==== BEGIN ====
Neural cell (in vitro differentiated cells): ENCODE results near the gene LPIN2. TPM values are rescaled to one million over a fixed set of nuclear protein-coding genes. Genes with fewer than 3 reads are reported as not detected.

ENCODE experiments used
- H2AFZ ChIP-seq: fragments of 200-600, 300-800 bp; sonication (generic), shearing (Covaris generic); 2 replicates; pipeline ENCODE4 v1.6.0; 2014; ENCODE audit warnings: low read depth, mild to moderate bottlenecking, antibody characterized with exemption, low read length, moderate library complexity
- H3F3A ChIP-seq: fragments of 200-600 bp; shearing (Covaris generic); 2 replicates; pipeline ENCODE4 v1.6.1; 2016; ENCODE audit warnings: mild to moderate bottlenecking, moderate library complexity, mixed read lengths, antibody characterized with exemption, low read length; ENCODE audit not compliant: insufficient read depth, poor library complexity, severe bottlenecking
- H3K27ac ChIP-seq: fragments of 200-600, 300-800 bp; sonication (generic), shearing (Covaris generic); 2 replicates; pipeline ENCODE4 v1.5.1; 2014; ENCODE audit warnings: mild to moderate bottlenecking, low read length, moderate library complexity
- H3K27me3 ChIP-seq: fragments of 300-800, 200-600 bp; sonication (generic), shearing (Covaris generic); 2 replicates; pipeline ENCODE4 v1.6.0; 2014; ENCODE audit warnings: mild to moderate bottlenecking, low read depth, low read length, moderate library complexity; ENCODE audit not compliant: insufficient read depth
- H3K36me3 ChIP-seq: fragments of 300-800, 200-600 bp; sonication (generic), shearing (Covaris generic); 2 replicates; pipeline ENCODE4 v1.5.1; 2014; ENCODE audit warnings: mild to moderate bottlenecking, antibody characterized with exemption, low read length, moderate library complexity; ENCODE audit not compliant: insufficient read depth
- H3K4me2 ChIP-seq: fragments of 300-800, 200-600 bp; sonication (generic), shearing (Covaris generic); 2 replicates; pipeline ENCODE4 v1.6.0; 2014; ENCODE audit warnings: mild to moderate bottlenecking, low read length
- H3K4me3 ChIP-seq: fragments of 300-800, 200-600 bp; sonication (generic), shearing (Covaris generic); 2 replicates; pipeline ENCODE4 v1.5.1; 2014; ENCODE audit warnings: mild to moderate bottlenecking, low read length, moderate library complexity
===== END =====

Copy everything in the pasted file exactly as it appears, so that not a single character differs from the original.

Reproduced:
Neural cell (in vitro differentiated cells): ENCODE results near the gene LPIN2. TPM values are rescaled to one million over a fixed set of nuclear protein-coding genes. Genes with fewer than 3 reads are reported as not detected.

ENCODE experiments used
- H2AFZ ChIP-seq: fragments of 200-600, 300-800 bp; sonication (generic), shearing (Covaris generic); 2 replicates; pipeline ENCODE4 v1.6.0; 2014; ENCODE audit warnings: low read depth, mild to moderate bottlenecking, antibody characterized with exemption, low read length, moderate library complexity
- H3F3A ChIP-seq: fragments of 200-600 bp; shearing (Covaris generic); 2 replicates; pipeline ENCODE4 v1.6.1; 2016; ENCODE audit warnings: mild to moderate bottlenecking, moderate library complexity, mixed read lengths, antibody characterized with exemption, low read length; ENCODE audit not compliant: insufficient read depth, poor library complexity, severe bottlenecking
- H3K27ac ChIP-seq: fragments of 200-600, 300-800 bp; sonication (generic), shearing (Covaris generic); 2 replicates; pipeline ENCODE4 v1.5.1; 2014; ENCODE audit warnings: mild to moderate bottlenecking, low read length, moderate library complexity
- H3K27me3 ChIP-seq: fragments of 300-800, 200-600 bp; sonication (generic), shearing (Covaris generic); 2 replicates; pipeline ENCODE4 v1.6.0; 2014; ENCODE audit warnings: mild to moderate bottlenecking, low read depth, low read length, moderate library complexity; ENCODE audit not compliant: insufficient read depth
- H3K36me3 ChIP-seq: fragments of 300-800, 200-600 bp; sonication (generic), shearing (Covaris generic); 2 replicates; pipeline ENCODE4 v1.5.1; 2014; ENCODE audit warnings: mild to moderate bottlenecking, antibody characterized with exemption, low read length, moderate library complexity; ENCODE audit not compliant: insufficient read depth
- H3K4me2 ChIP-seq: fragments of 300-800, 200-600 bp; sonication (generic), shearing (Covaris generic); 2 replicates; pipeline ENCODE4 v1.6.0; 2014; ENCODE audit warnings: mild to moderate bottlenecking, low read length
- H3K4me3 ChIP-seq: fragments of 300-800, 200-600 bp; sonication (generic), shearing (Covaris generic); 2 replicates; pipeline ENCODE4 v1.5.1; 2014; ENCODE audit warnings: mild to moderate bottlenecking, low read length, moderate library complexity